September 25th, 2015 by Abhijit Chakraborty admin

 

We recently caught up with noted travel photographer Amos Chapple who stayed with us at an OYO in Jaipur. Amos is a photographer from New Zealand and has been published in major news titles around the world. Having travelled in 67 countries, Amos’ camera has captured many beautiful images. Sample these pictures clicked from the sky (all images are the intellectual property of Amos Chapple).

 

Taj Mahal as the day's first tourists trickle through the gates.
Taj Mahal as the day’s first tourists trickle through the gates.

 

The Lotus Temple, dotted with pigeons at sunrise. Designed by an Iranian exile, the building serves as the centre of the Bahai'i faith in Delhi.
The Lotus Temple, dotted with pigeons at sunrise. Designed by an Iranian exile, the building serves as the centre of the Bahai’i faith in Delhi.

 

Jama Masjid - The red sandstone structure was built under the orders of the same Mughal emporer of Taj Mahal fame.
Jama Masjid – The red sandstone structure was built under the orders of the same Mughal emperor of Taj Mahal fame.

 

We asked Amos about his work and experiences, and here is what he had to say.

 

Q. Please tell us the story behind these fascinating images and your starting point as a photographer?

The aerial work dates back to 2012-2013. I was literally checking every week or so for a quadcopter that was going to enable aerial photography, It had had always been a kind of fantasy that one day this would be possible. By 2013, these half-baked companies would pop up then disappear but you could feel the breakthrough was getting closer. When DJI came out with their first Phantom I headed straight to London to pick one up.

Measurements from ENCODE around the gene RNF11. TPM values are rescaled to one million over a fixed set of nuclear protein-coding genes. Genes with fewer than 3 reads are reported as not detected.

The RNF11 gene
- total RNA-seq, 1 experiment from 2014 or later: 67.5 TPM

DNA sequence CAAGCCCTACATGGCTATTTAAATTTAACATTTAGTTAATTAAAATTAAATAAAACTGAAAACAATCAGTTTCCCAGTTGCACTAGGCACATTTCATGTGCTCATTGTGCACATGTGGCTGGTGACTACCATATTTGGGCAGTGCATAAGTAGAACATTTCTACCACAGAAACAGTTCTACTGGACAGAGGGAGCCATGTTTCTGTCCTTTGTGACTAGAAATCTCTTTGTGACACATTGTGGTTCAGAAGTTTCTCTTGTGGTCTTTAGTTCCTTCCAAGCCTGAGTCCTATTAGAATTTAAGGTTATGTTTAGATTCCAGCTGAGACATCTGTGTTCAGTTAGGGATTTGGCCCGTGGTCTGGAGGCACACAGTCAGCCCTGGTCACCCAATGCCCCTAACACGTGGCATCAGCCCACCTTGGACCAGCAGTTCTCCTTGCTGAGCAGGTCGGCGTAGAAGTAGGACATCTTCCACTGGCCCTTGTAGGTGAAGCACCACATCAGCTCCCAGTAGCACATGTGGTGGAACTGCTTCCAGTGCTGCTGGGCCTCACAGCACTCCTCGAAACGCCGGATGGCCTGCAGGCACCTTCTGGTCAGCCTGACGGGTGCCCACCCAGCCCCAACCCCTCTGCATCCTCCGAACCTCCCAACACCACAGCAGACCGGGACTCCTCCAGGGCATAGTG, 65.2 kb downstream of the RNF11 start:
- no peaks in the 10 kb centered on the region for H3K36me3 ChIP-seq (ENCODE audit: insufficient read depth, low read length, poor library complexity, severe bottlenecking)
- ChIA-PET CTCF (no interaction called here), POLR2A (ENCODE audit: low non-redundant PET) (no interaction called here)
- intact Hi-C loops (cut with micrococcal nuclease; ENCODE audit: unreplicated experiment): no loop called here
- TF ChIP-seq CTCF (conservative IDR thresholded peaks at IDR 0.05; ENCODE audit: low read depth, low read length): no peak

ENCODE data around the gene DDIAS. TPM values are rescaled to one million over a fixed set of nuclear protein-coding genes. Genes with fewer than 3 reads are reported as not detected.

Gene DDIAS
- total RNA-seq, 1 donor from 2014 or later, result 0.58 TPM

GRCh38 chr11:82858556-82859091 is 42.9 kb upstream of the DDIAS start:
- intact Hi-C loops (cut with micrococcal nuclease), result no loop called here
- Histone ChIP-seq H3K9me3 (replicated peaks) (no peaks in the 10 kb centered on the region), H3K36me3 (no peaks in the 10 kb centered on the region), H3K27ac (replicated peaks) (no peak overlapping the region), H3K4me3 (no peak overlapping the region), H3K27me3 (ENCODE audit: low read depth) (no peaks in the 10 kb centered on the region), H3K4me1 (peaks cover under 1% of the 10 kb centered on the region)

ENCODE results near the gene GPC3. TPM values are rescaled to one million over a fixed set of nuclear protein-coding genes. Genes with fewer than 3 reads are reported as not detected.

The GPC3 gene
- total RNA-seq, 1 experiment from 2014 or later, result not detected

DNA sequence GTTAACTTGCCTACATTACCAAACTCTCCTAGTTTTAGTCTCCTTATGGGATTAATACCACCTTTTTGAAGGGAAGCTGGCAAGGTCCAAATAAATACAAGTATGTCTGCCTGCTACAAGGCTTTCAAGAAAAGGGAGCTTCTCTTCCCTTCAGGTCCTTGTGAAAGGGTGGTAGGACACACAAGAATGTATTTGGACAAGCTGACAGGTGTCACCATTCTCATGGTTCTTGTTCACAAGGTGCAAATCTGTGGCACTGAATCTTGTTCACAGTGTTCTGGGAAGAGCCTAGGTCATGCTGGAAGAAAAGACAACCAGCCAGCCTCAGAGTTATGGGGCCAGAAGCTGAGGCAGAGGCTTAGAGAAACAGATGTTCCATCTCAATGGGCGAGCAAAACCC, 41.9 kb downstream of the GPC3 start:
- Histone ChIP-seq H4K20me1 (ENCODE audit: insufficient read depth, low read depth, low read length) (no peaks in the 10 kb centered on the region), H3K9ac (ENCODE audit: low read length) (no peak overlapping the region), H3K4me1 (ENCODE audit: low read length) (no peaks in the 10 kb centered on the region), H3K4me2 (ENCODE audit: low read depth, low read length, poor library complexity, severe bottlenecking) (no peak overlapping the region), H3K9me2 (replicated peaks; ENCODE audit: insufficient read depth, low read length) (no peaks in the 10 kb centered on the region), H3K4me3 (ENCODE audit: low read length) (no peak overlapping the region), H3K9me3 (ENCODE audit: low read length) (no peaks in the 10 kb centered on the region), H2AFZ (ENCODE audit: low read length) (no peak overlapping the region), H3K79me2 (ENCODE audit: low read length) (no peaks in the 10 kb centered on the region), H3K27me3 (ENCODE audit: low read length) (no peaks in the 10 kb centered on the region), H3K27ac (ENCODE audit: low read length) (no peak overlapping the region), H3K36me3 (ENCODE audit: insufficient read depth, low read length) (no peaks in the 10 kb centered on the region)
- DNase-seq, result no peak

My first camera flight was in Latvia. I strapped a little point & shoot onto the drone then lofted it nervously about 15 metres in the air. When I unhooked the camera and looked at the pics I remember thinking “this changes everything.” In terms of photography hardware, we’re probably not going to have another moment like that in our lifetimes.

Q. As a photographer what is the most important aspect of photographer for you?

Emotion, everything else in an image is peripheral. In aerial photography, emotion can be very difficult to convey but occasionally the weather will gift something that lifts an image above the bright, blue-skied postcard shot.

Q. What is your average day like? Do you follow any set routine?

It’s a pretty odd one! I shoot in the mornings & evenings so I’m up at 5 am, then shooting from sunrise until about 9 am, then I grab breakfast and edit. I’ll usually sneak in a siesta in the middle of the day then head out to shoot from around three until sunset. Dinner is the time when I make sure to relax – I always leave the laptop behind and just take a book to the restaurant. After dinner, I edit the evening shots and back them up onto two hard drives then head to bed around ten or eleven.

Q. What are your tips for budding photographers?

Whatever sets you apart as a person sets you apart as a photographer. Maybe you’re good at climbing mountains, maybe you speak an obscure language. Whatever your point of difference is as a person, make the most of that in your photography.

You can check out more of his work on his website.

And here is what Amos had to say about his stay at OYO Rooms Flute Boutique in Jaipur –

“… it’s lovely, exactly what we needed after a long, dusty journey…”

 

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You can book your OYO in Jaipur by visiting this link.

 

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